I get it. But, DM'ing a game where one player is trying to go one way, other players another way, and the DM corralling them through force has never appealed to me. I like tables best when everyone is after the same goal - a good story.
Im not talking about force; it just seems like you have a trouble player. Part of the DMs job is to teach the game (and that includes showing players how to not be bad players).
 


Garthanos

Arcadian Knight
(I cleave pretty closely to the longer adventuring day, so Nova tactics are generally not a thing in my games).
Which makes you atypical in the broader D&D land. Also for me what is given by skill checks are just too undefined and anecdotally seems for 5e DMs (aside from a few who cut their teeth on 4e) to be based on what somebodies next door neighbor might do. Ie the propaganda saying that without magic adventuring will be 10 x more difficult took and will hold for a long time.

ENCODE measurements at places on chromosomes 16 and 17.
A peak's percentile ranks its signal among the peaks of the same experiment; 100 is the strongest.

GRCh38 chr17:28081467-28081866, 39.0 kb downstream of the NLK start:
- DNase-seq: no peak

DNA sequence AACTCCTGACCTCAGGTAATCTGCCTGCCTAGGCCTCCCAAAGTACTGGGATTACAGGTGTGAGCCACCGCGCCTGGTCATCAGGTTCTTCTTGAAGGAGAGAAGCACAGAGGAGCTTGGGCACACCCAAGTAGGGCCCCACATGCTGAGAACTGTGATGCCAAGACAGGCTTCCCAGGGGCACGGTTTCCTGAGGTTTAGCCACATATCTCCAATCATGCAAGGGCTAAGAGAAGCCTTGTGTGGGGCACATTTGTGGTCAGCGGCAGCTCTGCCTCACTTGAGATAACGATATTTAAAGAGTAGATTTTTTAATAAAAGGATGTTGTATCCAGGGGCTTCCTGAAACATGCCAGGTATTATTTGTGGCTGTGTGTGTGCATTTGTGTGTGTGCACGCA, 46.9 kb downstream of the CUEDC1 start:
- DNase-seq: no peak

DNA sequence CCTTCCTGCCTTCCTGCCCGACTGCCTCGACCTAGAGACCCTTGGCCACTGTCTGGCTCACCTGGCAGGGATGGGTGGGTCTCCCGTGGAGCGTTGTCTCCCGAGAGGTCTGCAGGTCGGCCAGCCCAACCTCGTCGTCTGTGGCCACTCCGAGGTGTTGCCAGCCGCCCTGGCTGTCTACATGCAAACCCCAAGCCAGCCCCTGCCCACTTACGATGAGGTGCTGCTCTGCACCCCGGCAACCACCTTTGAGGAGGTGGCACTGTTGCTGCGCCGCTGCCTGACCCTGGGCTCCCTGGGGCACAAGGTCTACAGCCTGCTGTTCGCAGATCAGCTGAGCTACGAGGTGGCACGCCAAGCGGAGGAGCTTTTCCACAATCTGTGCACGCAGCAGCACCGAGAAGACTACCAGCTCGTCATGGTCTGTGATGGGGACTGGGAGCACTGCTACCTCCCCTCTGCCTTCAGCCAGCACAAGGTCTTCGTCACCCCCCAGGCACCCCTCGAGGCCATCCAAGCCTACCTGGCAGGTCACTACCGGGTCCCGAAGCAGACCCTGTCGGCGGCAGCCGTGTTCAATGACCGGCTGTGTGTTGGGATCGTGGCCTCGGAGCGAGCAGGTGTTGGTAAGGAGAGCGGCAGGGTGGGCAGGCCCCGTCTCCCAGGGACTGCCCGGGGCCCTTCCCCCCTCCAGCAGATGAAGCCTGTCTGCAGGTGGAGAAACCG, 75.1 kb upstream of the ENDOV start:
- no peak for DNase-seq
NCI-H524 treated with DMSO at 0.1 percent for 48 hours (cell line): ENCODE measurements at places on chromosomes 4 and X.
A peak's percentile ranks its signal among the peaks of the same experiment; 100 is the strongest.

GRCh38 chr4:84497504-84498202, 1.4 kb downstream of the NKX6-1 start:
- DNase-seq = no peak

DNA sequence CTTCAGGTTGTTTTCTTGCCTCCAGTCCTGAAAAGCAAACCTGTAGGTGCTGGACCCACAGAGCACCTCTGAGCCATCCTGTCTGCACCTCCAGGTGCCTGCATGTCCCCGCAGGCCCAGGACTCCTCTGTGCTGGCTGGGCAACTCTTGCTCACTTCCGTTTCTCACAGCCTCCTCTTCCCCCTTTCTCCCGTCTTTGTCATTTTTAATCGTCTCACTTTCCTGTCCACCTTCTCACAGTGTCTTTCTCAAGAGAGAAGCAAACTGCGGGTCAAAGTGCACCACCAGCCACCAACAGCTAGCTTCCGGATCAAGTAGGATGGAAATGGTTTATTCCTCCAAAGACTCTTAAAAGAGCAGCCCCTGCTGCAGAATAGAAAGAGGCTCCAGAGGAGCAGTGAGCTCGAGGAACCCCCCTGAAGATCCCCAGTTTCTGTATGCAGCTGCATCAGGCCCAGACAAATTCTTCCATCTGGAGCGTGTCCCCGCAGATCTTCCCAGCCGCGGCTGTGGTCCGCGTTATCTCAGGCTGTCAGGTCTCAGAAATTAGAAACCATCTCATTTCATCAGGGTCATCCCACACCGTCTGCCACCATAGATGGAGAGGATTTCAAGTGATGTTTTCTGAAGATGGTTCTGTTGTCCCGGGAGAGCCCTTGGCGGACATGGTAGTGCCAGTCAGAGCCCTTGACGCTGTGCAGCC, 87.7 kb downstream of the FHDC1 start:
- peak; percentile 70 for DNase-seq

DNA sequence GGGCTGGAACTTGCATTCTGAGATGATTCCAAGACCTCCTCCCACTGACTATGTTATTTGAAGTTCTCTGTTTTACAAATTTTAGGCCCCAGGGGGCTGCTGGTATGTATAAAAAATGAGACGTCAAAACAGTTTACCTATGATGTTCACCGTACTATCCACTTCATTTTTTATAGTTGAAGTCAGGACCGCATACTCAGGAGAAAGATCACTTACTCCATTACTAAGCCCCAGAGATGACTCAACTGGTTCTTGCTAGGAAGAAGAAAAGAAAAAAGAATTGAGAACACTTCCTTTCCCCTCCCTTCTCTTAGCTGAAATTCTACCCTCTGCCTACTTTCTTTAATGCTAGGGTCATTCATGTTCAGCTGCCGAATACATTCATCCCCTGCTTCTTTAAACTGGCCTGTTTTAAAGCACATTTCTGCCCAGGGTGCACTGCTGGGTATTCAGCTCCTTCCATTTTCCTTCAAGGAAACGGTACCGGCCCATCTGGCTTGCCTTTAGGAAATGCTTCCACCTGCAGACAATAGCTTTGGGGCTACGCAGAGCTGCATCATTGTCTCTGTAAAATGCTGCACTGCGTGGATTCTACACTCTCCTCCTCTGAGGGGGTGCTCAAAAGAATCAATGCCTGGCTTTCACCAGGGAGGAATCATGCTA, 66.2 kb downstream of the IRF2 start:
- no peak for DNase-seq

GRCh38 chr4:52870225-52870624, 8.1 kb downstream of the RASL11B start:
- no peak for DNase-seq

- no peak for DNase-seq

Garthanos

Arcadian Knight
No, it doesn't. Your anecdotal experiences dont match mine.
The polls wrt to number of encounters and adventuring day length match my anecdotes (the anecdotes about skills being treated as very mundane are just anecdotes)

Edit: Had to clarify....
 



Also note that many groups (and DMs) tend to conflate 'Adventuring day' with 'Game session'.

They're not even remotely the same thing.

Whenever you see 'We only run 3 hour sessions so dont have enough time for more than 1 or 2 encounters..' responses, you know those guys are in this camp of getting those two things confused.
 


How about one where you have an actual decent number of votes? like in the thousands